Without enforcement, UB’s no smoking policy accomplishes little
With a variety of potential solutions, administration needs to commit to an improved system
The sight of students brazenly smoking on campus, breathing smoke clouds directly in front of the many “No smoking” signs that dot UB’s facilities, is an ironic but not uncommon sight.
More than that, it’s a scene that demonstrates the current ineffectiveness of UB’s prohibition of smoking on campus.
The policy is backed by good intentions, but little else – it’s a rule without any real repercussions, and certainly no respect of the students.
That’s why we support the Student Association Assembly’s move to create a task force to look into the unenforceable policy. Regardless of where you sit on the issue – that smokers should be free to smoke on campus or the policy should come with repercussions for those who don’t abide – a taskforce is at least a step toward something more functional.
Though the health risks of smoking and the irritation of secondhand smoke are generally accepted, little else offers easy agreement. When it comes to UB’s current no-smoking policy, UBreathe Free, which bans smoking on all UB-managed property, both its legality and its feasibility come into question.
SUNY encourages its 64 campuses to be smoke-free and provides funding for them to do so. There was legislation introduced in 2012 to make it illegal to smoke on SUNY campuses, but it died in committee.
This imposition of a complete ban on the practice does seem harsh to some because, given the size of the campuses, smokers have to travel quite a distance to smoke off property.
When it’s that challenging to follow the rules, it’s far less likely the rules are going to be respected.
But to those who vehemently oppose the habit of smoking, it may seem fair that smokers are inconvenienced. Although smoking is legal, it can also be argued smokers have no specific rights either and UB is completely justified in prohibiting smoking.
Here lies the conundrum.
It matters little, however, if UB’s ban is fair or not when that ban is simply not enforced. It essentially doesn’t exist. As seen by the minimal effect it’s had on the presence – and odor – of cigarette smoke floating in the air along the Spine.
UB cannot reprimand its employees for smoking unless it’s written into the various union contracts. The university has decided not to punish students if cannot do the same to the faculty and staff – which is the fair and logical choice. But that stance has also led to the current issue of a smoke-free policy that does little to stop smoking.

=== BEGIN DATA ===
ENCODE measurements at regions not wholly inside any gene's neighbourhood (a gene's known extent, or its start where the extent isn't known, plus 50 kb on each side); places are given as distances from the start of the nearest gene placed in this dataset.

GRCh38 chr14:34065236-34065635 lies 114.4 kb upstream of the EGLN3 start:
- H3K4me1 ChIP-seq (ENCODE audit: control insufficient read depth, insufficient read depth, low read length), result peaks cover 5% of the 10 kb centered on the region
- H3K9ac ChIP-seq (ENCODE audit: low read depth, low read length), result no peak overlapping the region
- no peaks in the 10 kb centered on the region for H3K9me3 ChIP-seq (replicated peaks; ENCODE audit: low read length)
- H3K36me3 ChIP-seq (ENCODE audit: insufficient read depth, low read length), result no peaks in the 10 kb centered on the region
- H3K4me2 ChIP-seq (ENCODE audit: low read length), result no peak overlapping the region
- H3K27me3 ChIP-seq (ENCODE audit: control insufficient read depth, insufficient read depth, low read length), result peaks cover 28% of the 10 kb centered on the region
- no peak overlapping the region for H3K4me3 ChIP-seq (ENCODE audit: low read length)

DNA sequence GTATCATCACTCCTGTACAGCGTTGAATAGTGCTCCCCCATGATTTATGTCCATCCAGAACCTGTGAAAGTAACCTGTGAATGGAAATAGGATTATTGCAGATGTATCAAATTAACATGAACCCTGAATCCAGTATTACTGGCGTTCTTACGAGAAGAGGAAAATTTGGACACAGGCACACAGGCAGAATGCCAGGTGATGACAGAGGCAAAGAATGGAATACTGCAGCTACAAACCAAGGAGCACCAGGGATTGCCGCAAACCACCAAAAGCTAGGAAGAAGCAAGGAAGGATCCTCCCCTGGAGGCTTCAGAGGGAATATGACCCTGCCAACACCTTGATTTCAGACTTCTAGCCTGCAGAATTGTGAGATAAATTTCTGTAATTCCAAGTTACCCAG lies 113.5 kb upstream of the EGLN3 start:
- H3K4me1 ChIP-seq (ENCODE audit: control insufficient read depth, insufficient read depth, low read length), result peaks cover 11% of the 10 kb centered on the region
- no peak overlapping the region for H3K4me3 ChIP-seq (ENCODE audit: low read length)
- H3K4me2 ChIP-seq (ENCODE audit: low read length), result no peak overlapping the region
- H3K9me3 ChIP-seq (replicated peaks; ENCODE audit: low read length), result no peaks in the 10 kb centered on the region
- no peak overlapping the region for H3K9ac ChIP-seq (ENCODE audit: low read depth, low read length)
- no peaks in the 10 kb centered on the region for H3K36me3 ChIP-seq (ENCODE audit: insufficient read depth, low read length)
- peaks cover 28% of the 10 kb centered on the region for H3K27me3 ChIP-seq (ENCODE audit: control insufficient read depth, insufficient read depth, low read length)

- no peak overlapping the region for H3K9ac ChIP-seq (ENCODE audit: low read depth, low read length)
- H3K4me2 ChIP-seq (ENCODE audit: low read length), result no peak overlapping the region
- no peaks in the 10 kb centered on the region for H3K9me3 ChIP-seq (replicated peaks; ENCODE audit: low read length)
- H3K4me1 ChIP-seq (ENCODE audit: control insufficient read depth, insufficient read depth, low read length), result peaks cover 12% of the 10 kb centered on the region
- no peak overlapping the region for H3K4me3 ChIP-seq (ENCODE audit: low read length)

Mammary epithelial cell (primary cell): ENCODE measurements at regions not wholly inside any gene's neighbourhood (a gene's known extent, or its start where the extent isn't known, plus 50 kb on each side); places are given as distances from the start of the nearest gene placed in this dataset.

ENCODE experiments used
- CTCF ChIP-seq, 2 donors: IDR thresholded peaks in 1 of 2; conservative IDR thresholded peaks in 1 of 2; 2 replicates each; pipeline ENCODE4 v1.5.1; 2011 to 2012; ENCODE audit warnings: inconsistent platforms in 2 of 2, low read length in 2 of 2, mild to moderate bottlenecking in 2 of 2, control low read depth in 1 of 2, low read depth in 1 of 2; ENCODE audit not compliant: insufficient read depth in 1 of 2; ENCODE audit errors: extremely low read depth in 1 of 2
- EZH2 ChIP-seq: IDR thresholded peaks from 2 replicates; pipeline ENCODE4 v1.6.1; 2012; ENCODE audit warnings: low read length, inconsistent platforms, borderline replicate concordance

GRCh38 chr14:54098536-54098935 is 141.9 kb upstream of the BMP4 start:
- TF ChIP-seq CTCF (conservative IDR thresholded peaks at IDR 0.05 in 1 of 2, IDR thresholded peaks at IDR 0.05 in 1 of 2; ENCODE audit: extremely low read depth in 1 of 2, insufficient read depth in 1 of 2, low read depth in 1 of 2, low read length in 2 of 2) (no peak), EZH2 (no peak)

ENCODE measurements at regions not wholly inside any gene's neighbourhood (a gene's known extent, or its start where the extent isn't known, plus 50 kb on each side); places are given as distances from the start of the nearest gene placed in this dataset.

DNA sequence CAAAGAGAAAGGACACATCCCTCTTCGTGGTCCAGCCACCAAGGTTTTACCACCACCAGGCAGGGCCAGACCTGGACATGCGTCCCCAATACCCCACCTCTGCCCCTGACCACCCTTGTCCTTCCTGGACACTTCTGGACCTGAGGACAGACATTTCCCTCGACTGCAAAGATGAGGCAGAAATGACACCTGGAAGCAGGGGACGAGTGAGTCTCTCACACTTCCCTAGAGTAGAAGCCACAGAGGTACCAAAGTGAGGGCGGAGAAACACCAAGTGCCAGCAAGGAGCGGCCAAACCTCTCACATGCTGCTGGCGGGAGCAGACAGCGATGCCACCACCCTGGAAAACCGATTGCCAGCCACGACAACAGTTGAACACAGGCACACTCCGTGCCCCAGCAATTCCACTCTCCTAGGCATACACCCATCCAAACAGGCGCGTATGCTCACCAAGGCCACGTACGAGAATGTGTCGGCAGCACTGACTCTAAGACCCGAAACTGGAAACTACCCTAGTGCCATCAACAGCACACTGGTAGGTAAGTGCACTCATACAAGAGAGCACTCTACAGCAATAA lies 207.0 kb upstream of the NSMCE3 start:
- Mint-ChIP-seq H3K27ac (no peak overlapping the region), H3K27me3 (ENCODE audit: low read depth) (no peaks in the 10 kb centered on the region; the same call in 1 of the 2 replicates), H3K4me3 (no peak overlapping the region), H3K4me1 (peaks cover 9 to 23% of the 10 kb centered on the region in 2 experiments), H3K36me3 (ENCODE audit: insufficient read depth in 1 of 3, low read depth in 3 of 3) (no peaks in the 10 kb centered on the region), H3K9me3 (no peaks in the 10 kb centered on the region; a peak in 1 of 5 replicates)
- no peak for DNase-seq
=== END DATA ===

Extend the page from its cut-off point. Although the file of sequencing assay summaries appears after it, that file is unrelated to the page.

A complete ban with repercussions sounds like a good idea – it’s simple, assertive and for non-smokers who are bothered by secondhand smoke, the ideal solution. But ideology aside, a ban in name only does nothing to improve the situation, so UB should swallow its pride and compromise.
Enforcing an absolute ban seems like a waste of resources and energy, and although it could contribute to a healthier, more beautified atmosphere, it’s not worth the hostility and close policing that would be required for effective enforcement of such a strict – although justified – rule.
Instead, UB should modify its policy to meet in the middle – create a rule that satisfies non-smokers’ desire for a smoke-free environment that doesn’t insult smokers by offering no feasible way to follow the rule.
Designated smoking areas would be an ideal compromise for this campus.
Although it is impossible to contain tobacco smoke, if it was contained to a handful of areas that are easily accessible for smokers but also easy for non-smokers to avoid, then their experience on campus would be essentially smoke-free and certainly more so than it is currently.
This stance would also return cigarette butt containers to campus, which have been absent since the smoke-free policy went into affect. While it’s understandable the university does not want to send a mixed message by providing butt containers on a smoke-free campus, this had led to a further littering of butts, which can be harmful to the environment.
Smokers would experience mild inconvenience with designated smoking spots that may not be close to them – but it’s still a lesser one than an enforced absolute ban would cause. Seeing that UB was willing to offer some resource to meet smokers’ needs would make smokers more amenable to following the policy.
In this case, principles simply can’t compare to practicality – UB needs to show some flexibility to work on a solution that’s legal, feasible and acceptable to everyone.
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